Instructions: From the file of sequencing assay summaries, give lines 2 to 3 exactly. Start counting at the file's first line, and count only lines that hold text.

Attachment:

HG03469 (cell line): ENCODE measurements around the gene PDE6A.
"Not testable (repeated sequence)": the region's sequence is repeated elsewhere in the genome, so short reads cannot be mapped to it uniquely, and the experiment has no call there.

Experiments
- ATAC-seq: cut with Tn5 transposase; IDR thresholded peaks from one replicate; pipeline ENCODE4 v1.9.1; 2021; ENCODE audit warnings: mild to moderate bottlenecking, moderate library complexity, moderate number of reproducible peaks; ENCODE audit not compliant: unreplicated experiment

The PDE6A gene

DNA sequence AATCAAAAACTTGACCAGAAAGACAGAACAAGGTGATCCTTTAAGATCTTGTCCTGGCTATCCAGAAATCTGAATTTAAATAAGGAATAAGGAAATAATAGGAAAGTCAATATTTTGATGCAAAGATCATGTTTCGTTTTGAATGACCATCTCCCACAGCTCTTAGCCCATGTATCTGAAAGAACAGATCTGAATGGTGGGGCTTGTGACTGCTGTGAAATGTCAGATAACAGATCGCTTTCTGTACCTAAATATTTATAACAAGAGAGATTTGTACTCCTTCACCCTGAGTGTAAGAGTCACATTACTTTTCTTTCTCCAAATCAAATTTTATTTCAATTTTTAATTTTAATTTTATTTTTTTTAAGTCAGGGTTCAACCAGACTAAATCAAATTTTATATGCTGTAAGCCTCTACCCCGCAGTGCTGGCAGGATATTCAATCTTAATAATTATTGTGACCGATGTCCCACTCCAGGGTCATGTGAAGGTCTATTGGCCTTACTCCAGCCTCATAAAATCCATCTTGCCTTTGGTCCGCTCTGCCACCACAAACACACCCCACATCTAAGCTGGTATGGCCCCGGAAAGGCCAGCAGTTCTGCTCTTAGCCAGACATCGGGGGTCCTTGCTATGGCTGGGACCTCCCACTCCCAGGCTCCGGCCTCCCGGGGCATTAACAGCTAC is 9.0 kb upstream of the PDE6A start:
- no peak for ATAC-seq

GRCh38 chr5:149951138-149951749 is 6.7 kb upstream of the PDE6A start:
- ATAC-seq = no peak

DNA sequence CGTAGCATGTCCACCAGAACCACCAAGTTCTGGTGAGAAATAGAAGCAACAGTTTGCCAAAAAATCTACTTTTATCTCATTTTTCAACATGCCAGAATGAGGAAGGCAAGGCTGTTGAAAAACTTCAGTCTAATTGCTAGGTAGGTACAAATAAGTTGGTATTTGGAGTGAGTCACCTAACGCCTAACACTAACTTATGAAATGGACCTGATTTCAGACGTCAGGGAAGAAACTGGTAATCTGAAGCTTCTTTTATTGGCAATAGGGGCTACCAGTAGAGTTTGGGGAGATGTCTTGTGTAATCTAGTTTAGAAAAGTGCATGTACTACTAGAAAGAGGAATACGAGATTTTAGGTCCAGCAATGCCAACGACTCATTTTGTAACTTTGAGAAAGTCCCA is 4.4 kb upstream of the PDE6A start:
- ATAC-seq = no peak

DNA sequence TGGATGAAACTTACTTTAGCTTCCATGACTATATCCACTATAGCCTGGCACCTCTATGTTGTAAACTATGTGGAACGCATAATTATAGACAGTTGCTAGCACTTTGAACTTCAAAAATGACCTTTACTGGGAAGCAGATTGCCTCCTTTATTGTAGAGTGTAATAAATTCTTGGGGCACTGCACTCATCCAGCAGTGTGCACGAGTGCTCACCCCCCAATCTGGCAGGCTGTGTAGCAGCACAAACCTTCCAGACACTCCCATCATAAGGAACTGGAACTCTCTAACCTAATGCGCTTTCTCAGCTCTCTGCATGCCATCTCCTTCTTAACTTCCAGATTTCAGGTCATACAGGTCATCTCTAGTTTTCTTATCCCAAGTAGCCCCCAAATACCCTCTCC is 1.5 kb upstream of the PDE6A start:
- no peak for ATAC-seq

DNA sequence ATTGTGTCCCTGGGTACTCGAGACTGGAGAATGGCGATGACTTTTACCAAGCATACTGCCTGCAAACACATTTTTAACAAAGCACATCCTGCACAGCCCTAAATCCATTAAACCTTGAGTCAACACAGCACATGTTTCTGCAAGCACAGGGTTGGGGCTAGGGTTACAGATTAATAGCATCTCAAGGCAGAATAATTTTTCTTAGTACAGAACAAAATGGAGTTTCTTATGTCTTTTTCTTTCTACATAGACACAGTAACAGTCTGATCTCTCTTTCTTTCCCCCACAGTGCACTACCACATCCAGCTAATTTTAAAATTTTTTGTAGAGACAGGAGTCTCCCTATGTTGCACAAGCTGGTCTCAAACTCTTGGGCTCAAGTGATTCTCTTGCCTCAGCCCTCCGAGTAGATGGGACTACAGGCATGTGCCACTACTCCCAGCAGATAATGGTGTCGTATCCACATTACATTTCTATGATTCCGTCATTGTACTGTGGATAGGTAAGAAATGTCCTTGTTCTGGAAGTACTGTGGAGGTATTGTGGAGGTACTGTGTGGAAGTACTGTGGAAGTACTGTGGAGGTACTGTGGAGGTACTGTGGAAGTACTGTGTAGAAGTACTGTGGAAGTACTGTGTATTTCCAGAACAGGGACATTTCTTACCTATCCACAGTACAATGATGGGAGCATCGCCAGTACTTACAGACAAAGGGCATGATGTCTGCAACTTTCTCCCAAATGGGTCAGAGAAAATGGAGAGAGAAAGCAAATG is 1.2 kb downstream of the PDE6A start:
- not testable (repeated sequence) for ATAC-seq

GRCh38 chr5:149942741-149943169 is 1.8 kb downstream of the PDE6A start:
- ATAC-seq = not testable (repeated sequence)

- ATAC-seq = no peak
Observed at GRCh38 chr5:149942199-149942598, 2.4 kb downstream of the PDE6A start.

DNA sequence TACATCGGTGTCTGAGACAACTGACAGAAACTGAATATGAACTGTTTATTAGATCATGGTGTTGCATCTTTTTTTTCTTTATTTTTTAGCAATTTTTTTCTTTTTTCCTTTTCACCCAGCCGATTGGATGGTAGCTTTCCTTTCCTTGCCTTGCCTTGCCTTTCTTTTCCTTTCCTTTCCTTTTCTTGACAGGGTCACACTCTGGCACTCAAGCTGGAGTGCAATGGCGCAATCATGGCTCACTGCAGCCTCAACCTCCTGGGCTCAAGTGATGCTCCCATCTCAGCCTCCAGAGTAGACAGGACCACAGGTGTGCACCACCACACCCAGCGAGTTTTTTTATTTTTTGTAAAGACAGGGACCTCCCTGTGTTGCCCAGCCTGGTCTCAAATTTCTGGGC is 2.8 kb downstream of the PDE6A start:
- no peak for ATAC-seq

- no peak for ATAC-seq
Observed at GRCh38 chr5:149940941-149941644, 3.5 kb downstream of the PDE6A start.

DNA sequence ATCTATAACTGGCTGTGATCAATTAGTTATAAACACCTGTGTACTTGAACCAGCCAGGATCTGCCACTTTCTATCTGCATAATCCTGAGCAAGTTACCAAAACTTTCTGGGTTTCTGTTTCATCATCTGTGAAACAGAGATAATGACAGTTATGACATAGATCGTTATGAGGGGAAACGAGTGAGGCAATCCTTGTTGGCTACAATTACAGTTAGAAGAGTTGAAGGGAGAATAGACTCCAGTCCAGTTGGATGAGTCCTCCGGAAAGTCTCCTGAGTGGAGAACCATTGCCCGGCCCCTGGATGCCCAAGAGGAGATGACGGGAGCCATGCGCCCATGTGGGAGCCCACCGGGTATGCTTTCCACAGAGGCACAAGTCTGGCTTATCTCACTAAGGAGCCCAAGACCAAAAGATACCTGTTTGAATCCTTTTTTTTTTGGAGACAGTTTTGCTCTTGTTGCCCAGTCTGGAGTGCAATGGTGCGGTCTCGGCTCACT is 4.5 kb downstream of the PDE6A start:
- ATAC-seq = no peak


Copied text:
"Not testable (repeated sequence)": the region's sequence is repeated elsewhere in the genome, so short reads cannot be mapped to it uniquely, and the experiment has no call there.

Experiments